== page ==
Tt eSports Challenger Keyboard ReviewManufacturer: Tt eSports
UK Price (as reviewed):
£35.00 (inc VAT)
US Price (as reviewed):
Tt eSports is a new name in the gaming peripheral market, but as it's an offshoot of the more established Thermaltake brand, we were expecting good things. What we weren't expecting was one of the most bizarre keyboard features we've ever seen: a fan to cool your hand.
It's almost a shame that the Challenger has such a ridiculously attention grabbing headline feature, as the actual keyboard isn't bad. It's made from bombproof matte-black plastic that has a pleasing texture and weight to it. It's also a good size and doesn't dominate desk space quite as selfishly as other bloated gaming keyboards. It has a single USB port in the top-left of the keyboard, but this is of limited use as it's not powered.
The keyboard's action is a little heavy but the chunky keys have a pleasing punch to them, which, while not great for fast typing, is ideal for gaming. The Challenger certainly feels as if it could withstand even the most brutal bouts of rage-quit retribution. The wrist rest could do with being a little larger, however, which is the only downside ergonomically.
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The fan responsible for cooling your sweaty gaming mitts is a small but thankfully inaudible 30mm model that plugs into either the top-right or top-left of the board. Its mount rotates, so you can aim it where you like, but the connection isn't particularly sturdy and would be very easy to snap off with an errant swipe of a hand. We also found that the fan sends small but noticeable vibrations through the keyboard, which can be off-putting.
Perhaps not surprisingly, its cooling potential is fairly limited given that it barely shifted any air at all. While we occasionally felt a draft of cool air across our sweaty hands, it was more a trivial distraction than a pleasure.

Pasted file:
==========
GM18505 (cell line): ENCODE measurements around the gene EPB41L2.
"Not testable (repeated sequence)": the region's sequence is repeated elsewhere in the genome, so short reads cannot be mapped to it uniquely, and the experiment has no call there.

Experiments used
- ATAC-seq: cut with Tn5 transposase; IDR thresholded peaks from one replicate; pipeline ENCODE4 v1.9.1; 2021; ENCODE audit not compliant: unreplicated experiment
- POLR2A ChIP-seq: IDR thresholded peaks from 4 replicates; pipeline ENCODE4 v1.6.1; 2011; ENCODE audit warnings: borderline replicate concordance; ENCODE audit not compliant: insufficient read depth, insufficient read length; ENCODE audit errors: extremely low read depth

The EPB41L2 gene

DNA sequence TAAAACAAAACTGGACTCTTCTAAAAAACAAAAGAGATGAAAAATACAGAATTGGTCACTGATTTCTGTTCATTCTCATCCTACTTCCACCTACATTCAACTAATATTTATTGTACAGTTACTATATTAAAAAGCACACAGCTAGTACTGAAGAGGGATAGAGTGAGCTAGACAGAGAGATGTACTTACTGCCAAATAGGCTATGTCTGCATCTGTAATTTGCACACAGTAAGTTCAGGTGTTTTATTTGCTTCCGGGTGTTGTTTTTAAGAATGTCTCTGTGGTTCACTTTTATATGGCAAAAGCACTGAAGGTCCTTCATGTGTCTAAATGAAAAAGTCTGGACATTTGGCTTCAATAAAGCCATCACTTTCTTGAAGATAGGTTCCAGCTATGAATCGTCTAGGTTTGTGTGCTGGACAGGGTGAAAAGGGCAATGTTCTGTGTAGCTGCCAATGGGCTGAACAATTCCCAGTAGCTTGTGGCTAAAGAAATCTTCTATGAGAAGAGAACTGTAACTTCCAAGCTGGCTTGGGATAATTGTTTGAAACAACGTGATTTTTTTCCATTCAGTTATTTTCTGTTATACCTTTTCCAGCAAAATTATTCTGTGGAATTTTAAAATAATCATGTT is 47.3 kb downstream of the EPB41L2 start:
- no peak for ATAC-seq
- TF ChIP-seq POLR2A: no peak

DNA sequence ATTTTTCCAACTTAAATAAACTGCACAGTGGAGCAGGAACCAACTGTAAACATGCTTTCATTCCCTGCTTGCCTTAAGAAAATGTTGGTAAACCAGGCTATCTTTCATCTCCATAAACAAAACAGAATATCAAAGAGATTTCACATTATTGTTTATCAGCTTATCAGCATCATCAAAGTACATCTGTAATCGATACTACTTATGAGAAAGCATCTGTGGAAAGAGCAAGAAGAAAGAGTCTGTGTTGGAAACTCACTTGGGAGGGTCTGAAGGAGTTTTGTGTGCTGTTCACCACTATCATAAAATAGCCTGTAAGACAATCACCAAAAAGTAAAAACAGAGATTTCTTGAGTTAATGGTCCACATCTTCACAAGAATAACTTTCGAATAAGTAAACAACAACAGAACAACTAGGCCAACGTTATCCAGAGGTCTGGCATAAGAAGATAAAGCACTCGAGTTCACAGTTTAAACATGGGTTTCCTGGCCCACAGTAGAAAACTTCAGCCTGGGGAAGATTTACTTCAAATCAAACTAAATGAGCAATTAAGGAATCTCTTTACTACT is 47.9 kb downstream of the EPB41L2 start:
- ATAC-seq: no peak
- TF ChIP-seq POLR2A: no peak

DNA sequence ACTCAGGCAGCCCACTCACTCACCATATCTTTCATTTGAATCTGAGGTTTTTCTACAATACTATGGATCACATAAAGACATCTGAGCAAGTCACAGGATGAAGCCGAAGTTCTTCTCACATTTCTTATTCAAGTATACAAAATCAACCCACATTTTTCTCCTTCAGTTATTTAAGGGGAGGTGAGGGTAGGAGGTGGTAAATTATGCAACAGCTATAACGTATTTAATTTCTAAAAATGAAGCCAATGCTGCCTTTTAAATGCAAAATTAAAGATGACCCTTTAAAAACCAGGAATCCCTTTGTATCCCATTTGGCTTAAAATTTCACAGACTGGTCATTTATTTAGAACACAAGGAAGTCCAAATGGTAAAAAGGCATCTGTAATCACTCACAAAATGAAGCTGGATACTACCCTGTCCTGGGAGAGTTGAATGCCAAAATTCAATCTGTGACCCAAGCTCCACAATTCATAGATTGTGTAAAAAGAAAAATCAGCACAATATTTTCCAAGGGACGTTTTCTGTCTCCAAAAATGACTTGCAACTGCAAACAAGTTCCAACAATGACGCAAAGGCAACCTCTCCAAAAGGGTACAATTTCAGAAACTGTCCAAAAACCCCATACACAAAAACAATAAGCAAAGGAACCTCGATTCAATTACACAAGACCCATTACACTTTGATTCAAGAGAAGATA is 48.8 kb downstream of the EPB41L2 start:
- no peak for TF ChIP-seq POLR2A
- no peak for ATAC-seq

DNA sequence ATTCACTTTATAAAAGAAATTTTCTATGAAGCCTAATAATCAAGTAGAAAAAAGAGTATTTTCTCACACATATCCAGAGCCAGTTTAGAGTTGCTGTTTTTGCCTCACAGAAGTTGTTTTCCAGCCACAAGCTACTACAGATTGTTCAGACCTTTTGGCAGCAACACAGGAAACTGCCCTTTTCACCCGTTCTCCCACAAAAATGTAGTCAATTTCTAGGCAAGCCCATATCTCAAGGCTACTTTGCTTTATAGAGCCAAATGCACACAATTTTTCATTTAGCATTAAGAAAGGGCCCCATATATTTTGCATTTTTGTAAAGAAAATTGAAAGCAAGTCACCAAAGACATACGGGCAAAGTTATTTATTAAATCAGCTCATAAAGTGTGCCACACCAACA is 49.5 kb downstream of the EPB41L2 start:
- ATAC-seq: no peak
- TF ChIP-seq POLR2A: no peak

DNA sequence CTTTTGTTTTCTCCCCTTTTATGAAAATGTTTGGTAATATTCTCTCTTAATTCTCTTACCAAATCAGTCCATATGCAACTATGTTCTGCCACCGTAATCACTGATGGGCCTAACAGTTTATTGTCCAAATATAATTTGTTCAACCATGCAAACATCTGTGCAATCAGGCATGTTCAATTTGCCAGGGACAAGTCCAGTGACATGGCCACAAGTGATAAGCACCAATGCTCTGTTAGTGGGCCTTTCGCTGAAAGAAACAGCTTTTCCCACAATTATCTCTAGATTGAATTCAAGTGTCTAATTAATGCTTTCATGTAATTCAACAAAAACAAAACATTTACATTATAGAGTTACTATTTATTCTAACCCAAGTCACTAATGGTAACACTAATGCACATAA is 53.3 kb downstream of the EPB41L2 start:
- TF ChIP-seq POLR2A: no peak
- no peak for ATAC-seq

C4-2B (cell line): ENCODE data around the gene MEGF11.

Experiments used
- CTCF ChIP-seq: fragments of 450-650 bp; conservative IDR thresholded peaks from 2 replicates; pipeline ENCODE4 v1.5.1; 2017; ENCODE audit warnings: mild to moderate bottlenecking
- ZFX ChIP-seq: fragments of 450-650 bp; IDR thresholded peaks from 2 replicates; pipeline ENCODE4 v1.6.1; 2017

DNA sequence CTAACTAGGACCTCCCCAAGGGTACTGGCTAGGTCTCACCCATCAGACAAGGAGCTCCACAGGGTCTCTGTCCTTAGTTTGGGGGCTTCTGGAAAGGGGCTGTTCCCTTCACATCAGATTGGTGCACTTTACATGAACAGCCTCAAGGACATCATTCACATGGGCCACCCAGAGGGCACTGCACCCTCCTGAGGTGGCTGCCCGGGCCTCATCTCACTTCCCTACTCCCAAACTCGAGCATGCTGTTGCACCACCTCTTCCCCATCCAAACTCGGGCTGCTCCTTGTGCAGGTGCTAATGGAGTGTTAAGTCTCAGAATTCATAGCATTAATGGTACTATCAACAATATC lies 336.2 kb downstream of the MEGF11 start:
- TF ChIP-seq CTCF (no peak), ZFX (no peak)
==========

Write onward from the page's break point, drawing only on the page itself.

The macro features built into the keyboard are more useful, although unusually there are no specific macro buttons. Tt eSports has opted for a software implementation instead so that gamers can bind macros to any key. This means the macro keys can be positioned under your fingers, but defining them is a pain.
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The manual is no help with this tedious process, and we would have appreciated an indicator light to show which of the three profiles (four, if you include the standard no-macro mode) was currently active. At least the macros can be saved to the 32KB of on-board memory, and switching between the profiles is easy using the function key and F10 and F12 keys.
The key removal tool comes with a pair of dummy keys for blanking the two Windows keys. We'd have preferred a few standard-sized dummy keys to blank off other annoying keys, such as Insert.
Our time with the Challenger left us cold. It's undoubtedly a solid keyboard but it lacks the killer features and flair of other gaming keyboards. The fan looks and feels gimmicky, and the virtual macro-key system was clunky to set up. Given that both the Logitech G11 and the Microsoft Sidewinder X4 are in the same price bracket, you'd need to have exceptionally sweaty palms to consider buying a Challenger.
- Connection Wired (USB)
- Material Plastic
- Cable Braided
- Extras Fan, software based macro keys, media keys, 2 x dummy keys